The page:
August marks the time that us old folks leave and the eager new faces arrive. Sayonara season is upon us. Every year we go to the island of Tsutajima for an incredible night of fun and festivities. But every year, there is also a debate launched by those less adventurous types who aren’t willing to stay the night on an island, or are otherwise too lazy to travel an hour to get there. Generally, the people complaining the loudest are those who have never been at all. This time around, so as to appease these people and quell their cries for revolution, it was decided that we would also have a sayonara dinner, where those leaving would be paid for by the local AJET chapter.
We island goers didn’t really think it necessary, but as a returner being paid for, there was no justification in complaining. We all gathered at Zawatami on Friday evening for some good times. There was a great turnout of returners who were likely drawn from their recesses by the lure of friends at no cost, as well as stayers willing to shell out to see these people for perhaps the last time. There were a number of others that I had fallen out of touch with since my first year, so catching up with a couple of them was good as well. We had about 3 hours of course food and bottomless drinks and a lot of people determined to make the most of it. We ended up staying well past the time limit on account of us ordering too much and having to sip away at our backlog. Waste not want not.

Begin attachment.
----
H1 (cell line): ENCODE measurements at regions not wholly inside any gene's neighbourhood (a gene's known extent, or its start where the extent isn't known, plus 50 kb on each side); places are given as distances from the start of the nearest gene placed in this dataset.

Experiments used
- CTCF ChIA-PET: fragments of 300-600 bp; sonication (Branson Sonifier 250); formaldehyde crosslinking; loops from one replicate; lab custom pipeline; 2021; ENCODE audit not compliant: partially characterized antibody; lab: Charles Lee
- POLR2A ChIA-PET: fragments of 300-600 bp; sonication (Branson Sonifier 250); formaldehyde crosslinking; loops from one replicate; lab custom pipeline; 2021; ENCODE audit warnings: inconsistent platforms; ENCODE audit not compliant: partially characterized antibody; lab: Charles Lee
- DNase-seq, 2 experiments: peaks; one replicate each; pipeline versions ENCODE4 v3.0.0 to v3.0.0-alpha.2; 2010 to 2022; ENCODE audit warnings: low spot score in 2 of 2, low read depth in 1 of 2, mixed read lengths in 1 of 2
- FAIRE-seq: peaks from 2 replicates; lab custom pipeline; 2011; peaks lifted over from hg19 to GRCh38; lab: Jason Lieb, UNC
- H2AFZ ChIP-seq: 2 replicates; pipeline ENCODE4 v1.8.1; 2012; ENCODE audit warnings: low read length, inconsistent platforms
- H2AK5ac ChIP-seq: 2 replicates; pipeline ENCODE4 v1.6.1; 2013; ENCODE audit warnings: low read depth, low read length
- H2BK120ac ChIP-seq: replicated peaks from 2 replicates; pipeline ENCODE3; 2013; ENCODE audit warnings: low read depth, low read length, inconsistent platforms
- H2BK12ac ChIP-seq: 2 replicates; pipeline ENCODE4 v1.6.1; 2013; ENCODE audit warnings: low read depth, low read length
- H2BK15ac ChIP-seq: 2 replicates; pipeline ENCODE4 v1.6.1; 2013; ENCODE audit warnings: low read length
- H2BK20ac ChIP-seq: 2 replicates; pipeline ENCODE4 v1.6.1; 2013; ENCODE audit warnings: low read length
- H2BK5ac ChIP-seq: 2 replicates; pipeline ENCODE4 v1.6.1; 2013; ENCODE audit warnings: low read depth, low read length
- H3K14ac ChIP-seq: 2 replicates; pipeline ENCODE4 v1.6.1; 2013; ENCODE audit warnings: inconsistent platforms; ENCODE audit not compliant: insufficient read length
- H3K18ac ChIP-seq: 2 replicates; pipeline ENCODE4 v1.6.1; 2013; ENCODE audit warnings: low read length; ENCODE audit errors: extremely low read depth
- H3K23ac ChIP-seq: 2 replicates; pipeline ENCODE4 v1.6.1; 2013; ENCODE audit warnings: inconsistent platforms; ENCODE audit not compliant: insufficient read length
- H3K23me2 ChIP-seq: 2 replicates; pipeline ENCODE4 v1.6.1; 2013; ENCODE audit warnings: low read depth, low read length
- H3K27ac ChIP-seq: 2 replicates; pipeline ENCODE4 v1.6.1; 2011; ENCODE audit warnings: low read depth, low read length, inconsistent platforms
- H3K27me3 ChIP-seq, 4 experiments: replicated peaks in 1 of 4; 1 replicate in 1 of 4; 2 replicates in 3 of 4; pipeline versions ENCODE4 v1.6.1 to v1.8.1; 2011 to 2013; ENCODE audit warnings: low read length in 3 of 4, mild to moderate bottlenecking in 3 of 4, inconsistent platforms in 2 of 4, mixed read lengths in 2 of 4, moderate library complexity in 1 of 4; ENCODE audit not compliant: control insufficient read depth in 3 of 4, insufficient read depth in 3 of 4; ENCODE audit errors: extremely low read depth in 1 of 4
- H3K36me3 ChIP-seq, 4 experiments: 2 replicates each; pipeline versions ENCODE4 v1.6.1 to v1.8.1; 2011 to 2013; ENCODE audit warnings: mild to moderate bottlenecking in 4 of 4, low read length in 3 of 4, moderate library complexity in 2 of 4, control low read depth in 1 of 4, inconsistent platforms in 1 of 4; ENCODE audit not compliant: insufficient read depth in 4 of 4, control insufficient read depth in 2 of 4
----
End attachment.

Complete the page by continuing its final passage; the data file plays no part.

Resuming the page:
Some of the crew
We all had a great time talking about whatever, laughing and taking photos. There were many unexplained pictures that came from my camera being passed around. At one point were were trying to take some impromptu glamour shots, and at other times were just making stupid faces. We had a great time.